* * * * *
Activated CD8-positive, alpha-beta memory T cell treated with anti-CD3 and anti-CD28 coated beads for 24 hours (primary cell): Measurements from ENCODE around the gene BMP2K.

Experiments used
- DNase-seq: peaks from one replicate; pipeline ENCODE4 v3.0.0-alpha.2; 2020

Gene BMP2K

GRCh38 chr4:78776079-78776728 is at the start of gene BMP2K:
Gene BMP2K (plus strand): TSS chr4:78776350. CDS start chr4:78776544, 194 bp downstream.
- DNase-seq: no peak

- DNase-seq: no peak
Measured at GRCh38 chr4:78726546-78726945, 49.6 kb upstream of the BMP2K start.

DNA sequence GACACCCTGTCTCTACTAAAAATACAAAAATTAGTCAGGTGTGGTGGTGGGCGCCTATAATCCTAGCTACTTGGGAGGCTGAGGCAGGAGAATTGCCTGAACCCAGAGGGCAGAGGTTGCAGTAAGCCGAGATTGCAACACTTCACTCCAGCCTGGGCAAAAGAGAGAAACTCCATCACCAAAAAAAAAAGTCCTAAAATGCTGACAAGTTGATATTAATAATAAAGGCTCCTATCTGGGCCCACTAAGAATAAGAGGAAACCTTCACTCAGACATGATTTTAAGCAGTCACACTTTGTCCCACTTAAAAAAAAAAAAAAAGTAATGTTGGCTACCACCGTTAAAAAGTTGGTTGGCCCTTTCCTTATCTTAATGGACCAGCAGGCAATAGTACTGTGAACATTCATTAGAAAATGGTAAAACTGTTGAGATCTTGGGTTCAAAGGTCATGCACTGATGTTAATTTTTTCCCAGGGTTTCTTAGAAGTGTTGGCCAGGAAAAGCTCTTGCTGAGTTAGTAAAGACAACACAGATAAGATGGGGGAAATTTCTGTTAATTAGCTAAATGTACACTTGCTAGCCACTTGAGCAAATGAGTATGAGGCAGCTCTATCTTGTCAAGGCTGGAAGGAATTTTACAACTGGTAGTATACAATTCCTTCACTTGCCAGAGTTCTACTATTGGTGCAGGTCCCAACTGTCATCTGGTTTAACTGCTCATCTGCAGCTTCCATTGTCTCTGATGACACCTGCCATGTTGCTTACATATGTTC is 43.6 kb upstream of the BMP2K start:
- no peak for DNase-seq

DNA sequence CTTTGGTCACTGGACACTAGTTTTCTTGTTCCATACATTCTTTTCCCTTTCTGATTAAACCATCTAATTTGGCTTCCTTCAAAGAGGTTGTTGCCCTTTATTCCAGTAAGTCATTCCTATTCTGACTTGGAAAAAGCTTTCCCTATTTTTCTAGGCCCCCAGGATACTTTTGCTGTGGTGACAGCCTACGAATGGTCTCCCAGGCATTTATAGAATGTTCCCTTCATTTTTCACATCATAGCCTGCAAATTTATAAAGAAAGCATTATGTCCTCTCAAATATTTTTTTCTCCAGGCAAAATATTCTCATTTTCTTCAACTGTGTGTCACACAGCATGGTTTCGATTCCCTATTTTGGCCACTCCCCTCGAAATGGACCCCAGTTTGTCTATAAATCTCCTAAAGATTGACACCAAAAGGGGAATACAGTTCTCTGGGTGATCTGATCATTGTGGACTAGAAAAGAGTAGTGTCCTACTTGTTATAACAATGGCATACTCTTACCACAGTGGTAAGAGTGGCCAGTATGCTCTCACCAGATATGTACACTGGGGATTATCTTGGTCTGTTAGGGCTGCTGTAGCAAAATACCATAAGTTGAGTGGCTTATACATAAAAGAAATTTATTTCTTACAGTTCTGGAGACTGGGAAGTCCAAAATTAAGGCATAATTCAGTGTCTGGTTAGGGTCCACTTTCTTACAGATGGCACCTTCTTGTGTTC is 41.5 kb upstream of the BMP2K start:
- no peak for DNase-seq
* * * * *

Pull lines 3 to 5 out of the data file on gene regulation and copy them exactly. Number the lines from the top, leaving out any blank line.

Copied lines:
- DNase-seq: peaks from one replicate; pipeline ENCODE4 v3.0.0-alpha.2; 2020

Gene BMP2K

GRCh38 chr4:78776079-78776728 is at the start of gene BMP2K: